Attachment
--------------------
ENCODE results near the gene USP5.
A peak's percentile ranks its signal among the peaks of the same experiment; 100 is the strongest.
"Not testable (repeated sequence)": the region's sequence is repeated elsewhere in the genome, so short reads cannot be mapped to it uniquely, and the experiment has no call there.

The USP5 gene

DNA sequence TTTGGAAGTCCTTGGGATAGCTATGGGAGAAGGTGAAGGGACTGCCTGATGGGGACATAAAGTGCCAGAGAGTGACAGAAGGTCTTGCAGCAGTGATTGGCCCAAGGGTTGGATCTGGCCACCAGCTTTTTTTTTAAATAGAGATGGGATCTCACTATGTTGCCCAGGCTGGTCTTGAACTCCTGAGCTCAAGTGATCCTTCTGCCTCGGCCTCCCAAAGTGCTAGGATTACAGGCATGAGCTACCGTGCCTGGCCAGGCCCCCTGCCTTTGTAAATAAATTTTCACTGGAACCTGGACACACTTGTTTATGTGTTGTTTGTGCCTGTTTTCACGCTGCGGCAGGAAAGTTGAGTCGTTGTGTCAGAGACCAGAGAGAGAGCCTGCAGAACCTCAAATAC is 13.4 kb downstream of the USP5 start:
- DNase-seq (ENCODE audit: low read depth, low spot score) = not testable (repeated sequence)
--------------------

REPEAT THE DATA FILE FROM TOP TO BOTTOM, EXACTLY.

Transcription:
ENCODE results near the gene USP5.
A peak's percentile ranks its signal among the peaks of the same experiment; 100 is the strongest.
"Not testable (repeated sequence)": the region's sequence is repeated elsewhere in the genome, so short reads cannot be mapped to it uniquely, and the experiment has no call there.

The USP5 gene

DNA sequence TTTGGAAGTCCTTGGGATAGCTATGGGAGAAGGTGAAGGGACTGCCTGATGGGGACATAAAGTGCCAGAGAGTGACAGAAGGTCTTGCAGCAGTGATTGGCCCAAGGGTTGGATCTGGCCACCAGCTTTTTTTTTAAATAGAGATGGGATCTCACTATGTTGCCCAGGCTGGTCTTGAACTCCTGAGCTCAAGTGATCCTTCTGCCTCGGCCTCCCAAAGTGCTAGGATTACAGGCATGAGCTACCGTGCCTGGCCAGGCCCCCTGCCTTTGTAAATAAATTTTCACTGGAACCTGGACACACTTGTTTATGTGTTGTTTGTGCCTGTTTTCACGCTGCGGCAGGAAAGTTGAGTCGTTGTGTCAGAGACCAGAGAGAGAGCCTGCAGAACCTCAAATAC is 13.4 kb downstream of the USP5 start:
- DNase-seq (ENCODE audit: low read depth, low spot score) = not testable (repeated sequence)